Government troops and rebels are fighting for control of Syria's commercial hub, Aleppo. The government has said it will be victorious.
Helicopter gunships and tanks pummeled Aleppo on Sunday as the battle for Syria's largest city continued into its second day. Anti-government rebels said they had been successful at holding off troops loyal to President Bashar Assad.
"We are seeing some of the heaviest bombardment today, but the rebels are still holding up well," Aleppo-based activist Mohammed Saeed told the Associated Press. "No ground troops have been able to enter. They are shelling from outside."
The shelling was focused on Salaheddin and other neighborhoods where rebels had established themselves. Activists said the fighting had begun to draw near the historic old town, where hand-to-hand combat was expected.
The government said it would "definitely" beat back the rebels.
"We believe that all the anti-Syrian forces have gathered in Aleppo to fight the government ... and they will definitely be defeated," said Syrian Foreign Minister Walid Moallem during a surprise visit to Iran on Sunday.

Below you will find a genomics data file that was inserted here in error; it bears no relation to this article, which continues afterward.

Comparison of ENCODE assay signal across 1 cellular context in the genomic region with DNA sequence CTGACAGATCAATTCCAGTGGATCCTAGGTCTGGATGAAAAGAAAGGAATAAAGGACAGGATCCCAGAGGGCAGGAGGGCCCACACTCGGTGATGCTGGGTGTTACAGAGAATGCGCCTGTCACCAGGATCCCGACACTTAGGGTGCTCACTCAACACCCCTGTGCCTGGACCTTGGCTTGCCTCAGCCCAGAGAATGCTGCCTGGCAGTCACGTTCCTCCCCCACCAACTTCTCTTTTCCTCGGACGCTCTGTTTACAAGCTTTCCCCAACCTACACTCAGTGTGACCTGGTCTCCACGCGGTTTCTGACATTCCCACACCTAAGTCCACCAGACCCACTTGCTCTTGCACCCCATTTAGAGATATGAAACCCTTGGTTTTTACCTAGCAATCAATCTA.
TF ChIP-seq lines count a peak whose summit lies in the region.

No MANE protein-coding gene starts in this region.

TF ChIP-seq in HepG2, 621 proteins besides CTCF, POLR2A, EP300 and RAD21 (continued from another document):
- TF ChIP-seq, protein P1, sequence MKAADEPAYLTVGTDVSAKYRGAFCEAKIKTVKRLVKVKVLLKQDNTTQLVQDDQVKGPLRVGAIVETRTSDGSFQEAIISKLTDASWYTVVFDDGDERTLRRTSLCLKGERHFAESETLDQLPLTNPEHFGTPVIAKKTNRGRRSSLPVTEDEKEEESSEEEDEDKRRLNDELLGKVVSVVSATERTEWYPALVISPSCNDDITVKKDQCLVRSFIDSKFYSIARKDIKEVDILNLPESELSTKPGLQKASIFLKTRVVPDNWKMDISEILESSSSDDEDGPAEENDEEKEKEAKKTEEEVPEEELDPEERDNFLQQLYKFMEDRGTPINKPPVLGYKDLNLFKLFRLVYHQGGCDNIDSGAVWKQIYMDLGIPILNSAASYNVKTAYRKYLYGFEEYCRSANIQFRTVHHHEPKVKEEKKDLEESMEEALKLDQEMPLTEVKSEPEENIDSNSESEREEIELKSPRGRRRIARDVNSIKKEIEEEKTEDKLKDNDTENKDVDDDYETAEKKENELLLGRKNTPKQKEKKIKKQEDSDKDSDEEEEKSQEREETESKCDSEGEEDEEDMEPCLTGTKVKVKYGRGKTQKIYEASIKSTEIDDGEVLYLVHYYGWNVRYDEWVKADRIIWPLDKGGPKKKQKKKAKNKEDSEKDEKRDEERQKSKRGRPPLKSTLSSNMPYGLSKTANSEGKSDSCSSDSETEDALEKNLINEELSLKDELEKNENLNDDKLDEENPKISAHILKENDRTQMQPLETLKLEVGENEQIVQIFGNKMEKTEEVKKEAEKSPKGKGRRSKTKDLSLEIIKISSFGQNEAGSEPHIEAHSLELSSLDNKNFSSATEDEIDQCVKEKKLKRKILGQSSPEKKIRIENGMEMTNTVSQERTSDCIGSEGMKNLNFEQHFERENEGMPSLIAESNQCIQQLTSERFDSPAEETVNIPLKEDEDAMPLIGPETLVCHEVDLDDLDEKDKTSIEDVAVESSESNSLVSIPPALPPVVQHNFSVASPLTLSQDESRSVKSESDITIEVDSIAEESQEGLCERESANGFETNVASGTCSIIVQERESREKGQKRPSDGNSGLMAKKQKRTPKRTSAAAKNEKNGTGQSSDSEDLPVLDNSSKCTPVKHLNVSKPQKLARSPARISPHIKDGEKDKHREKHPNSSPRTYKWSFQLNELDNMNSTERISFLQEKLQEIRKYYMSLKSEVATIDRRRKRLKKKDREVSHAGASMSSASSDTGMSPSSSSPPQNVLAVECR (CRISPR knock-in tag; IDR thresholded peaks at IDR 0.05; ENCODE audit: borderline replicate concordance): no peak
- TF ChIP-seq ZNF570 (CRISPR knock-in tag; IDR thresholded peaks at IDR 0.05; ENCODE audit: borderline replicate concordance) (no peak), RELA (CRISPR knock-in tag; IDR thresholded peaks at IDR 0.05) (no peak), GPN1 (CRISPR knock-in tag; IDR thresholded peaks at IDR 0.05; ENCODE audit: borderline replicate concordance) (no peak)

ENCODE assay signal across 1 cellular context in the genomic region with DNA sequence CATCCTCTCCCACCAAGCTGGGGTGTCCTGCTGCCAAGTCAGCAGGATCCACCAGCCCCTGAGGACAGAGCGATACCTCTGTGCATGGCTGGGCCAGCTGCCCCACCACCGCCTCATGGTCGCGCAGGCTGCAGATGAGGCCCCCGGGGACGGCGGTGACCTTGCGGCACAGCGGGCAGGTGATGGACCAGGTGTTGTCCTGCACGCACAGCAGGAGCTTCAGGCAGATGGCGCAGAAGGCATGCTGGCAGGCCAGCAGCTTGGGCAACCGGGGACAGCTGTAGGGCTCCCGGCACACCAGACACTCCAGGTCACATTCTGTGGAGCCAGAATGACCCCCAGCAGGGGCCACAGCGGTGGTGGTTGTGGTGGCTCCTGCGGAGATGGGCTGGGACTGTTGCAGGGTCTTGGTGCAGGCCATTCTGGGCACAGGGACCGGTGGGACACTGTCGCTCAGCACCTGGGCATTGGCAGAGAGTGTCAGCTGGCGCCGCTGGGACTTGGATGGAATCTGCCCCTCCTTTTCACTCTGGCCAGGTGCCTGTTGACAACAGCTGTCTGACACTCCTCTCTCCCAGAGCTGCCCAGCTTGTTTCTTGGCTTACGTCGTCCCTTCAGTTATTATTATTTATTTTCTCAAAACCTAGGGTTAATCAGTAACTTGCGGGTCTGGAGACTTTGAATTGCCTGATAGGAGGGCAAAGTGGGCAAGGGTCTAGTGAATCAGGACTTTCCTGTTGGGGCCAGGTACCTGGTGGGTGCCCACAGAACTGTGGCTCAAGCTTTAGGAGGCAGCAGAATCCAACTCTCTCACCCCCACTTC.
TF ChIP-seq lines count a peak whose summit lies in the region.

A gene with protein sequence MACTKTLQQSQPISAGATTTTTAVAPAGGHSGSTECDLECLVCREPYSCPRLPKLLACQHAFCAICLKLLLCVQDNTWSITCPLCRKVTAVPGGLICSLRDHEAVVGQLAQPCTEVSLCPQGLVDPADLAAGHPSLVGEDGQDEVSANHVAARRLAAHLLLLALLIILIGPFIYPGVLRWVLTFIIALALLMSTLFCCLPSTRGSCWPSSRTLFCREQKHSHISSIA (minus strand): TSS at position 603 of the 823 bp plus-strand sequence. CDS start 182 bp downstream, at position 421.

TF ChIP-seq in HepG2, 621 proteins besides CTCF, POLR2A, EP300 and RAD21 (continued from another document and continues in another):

The situation for Aleppo's residents has become critical. The electricity and water supplies were reportedly cut off and food was becoming scarce. Activists said government shelling had killing numerous civilians, while the international community has been warning of a possible massacre.
Aleppo had not played a role in the 17-month uprising against the Syrian regime until rebels entered the city of three million a week ago.
"We liberated the rural parts of this province. We waited and waited for Aleppo to rise, and it didn't. We couldn't rely on them to do it for themselves so we had to bring the revolution to them," a rebel commander, who calls himself Abu Hashish, told Reuters in a village near Aleppo.
The rebels estimate that they control somewhere between half and two-thirds of Aleppo.
ncy/mz (AP, Reuters, AFP)